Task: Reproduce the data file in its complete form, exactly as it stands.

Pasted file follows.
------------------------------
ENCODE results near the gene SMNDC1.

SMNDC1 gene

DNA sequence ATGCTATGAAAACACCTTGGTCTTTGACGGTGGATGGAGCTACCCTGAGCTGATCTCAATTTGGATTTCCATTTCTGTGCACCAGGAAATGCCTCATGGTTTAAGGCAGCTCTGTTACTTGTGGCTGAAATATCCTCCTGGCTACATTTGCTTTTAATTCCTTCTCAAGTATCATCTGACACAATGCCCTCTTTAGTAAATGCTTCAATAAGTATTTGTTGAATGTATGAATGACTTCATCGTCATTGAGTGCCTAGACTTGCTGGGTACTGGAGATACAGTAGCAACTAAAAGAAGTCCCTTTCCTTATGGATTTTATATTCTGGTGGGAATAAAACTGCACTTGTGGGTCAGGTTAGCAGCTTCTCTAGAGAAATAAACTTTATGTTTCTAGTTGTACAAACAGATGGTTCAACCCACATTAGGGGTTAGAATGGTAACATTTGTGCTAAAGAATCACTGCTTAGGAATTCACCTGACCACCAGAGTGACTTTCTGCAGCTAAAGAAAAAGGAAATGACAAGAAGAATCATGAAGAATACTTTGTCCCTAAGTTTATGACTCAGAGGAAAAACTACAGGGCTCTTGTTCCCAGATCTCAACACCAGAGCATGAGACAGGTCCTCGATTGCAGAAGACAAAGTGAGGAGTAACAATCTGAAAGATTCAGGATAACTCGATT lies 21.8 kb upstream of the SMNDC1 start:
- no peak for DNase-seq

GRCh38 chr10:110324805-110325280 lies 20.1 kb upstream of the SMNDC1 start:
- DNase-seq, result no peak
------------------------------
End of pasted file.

ENCODE results near the gene SMNDC1.

SMNDC1 gene

DNA sequence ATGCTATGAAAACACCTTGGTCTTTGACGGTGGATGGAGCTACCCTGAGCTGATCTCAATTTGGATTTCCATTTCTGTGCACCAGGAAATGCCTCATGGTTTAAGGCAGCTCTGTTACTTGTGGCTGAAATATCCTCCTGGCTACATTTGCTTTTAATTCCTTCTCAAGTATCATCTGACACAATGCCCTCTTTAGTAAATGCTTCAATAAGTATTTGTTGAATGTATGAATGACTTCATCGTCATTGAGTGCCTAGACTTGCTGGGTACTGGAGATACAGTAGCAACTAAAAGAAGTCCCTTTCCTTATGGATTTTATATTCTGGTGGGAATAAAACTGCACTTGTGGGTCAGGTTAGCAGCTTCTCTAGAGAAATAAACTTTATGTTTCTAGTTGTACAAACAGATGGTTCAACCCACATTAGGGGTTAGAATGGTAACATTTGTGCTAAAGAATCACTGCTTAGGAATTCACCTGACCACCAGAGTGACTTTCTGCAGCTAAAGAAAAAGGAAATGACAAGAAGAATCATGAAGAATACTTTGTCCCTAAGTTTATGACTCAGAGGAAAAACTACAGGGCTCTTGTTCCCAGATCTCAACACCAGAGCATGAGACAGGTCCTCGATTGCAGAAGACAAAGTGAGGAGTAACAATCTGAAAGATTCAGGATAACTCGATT lies 21.8 kb upstream of the SMNDC1 start:
- no peak for DNase-seq

GRCh38 chr10:110324805-110325280 lies 20.1 kb upstream of the SMNDC1 start:
- DNase-seq, result no peak